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The Comics Patrimonialisation of Woodcut Novels

The Paratextual Apparatus of Patrimonialisation – Part 2/3[1]

by Jean-Matthieu Méon

 

 

Woodcut novels form a genre of graphic narratives that emerged in Europe at the end of the 1910s with the works of the Belgian Frans Masereel. It was later explored and expanded by several European and Northern American artists, among whom the American Lynd Ward was one of the most influential (Beronä). If the genre waned in the 1950s, its influence has been claimed by diverse artists, especially in the comics field. In recent years, key works of the genre were reprinted in France and they are considered important elements of comics’ heritage.
The three parts of this article analyse this current comics valorisation of decades-old woodcut novels. The theoretical model of patrimonialisation (Davallon) helps to shed light on this process, which relies on a specific relationship with the past, made of both rediscovery and reinvention (part I). The editorial paratext of the current reprints plays here a central role. It’s a means to equate “woodcut novels” and “graphic novels” and to bring together distinct fields of artistic creations (part II). The symbolic stakes of this patrimonialising process are important: for comics and for their publishers, it’s part of a quest for legitimacy and for an artistic autonomy that Masereel and Ward could embody (part III).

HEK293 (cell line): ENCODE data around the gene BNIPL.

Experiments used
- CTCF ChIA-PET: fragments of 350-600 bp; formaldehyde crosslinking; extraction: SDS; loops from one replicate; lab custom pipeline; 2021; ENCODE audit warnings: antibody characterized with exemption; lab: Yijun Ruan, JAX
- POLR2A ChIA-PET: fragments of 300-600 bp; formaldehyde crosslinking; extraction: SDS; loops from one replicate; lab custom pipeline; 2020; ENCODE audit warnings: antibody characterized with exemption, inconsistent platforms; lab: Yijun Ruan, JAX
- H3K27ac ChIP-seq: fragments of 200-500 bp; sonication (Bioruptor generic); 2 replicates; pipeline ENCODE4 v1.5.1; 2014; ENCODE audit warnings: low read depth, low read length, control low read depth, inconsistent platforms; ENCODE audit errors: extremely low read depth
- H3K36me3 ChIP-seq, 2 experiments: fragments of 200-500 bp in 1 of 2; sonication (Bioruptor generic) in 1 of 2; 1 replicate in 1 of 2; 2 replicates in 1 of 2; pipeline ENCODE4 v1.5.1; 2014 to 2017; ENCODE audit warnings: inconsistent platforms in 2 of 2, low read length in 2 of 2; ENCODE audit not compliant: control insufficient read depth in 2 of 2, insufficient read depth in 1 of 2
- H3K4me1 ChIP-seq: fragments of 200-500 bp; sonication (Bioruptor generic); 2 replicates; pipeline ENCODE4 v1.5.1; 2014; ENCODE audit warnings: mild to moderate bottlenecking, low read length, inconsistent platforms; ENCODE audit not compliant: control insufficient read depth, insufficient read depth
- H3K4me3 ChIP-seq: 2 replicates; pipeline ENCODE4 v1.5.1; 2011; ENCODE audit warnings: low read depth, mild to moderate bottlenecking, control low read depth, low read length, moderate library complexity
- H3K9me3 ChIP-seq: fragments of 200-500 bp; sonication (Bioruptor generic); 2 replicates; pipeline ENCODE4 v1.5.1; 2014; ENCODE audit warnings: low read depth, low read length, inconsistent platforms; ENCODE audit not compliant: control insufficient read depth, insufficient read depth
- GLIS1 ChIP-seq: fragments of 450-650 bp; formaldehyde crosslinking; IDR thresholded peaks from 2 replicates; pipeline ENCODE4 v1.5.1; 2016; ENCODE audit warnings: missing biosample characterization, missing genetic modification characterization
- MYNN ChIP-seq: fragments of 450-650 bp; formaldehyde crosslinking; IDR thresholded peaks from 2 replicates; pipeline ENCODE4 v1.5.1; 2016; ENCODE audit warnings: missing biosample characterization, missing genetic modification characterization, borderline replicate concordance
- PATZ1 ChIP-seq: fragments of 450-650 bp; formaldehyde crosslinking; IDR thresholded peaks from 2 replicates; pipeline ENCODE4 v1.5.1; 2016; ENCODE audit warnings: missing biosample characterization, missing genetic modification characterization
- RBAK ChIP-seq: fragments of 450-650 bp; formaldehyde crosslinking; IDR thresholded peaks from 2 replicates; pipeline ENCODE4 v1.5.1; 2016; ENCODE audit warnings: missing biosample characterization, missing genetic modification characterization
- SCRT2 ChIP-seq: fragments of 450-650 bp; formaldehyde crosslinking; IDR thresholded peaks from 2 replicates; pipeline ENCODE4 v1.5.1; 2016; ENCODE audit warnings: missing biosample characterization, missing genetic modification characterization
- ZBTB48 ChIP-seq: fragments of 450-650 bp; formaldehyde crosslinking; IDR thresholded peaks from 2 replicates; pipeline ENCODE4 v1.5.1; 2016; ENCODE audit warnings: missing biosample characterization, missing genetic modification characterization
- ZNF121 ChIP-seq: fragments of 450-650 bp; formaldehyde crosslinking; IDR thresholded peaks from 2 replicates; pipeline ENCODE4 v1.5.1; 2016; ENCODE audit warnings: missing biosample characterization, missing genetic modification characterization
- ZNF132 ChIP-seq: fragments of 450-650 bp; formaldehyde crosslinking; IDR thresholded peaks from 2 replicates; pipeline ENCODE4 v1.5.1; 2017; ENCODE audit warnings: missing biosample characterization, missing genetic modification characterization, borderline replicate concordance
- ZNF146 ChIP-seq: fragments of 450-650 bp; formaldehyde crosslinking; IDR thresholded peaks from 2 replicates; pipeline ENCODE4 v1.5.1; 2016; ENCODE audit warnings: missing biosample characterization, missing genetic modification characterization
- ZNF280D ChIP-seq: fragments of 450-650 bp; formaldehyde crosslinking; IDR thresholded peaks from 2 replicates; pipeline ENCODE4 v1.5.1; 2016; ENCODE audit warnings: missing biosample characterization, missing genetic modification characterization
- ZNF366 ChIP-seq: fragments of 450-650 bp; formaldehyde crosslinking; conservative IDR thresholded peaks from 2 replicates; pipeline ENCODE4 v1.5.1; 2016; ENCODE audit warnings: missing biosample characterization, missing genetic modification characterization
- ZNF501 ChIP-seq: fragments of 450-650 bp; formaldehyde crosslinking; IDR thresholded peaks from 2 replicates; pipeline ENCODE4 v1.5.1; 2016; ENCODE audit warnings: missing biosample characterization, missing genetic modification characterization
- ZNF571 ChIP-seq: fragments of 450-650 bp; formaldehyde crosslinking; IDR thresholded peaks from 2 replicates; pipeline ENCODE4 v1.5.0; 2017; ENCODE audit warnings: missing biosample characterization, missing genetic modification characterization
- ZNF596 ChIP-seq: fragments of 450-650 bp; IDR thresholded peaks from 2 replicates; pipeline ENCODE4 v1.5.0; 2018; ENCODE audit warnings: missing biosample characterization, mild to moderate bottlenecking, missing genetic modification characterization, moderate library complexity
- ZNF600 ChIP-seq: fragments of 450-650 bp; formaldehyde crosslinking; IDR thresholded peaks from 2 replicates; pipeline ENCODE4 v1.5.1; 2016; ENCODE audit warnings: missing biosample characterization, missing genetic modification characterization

The patrimonialisation of woodcut novels as comics heritage is based on a double movement: a temporal shift—from the present to the past—and a contextual one—from one field of cultural production (comics) to another (fine arts) [see part I]. The first operator of this patrimonialising process is the reprints of the woodcut works. Reprinting these woodcut novels, and distributing them in bookshops and comic shops, is a first bridging of the temporal and sectoral gaps but the paratext (Genette) of these reprints is also an essential aspect of this process. The paratext helps establish the double continuity between past woodcut novels and contemporary comics, creating a double “suture” (Davallon 114), between periods and between fields. As we’ll see, it also makes the suture seamless, thus naturalizing the result of the process.

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Posted by on 2021/05/17 in Guest Writers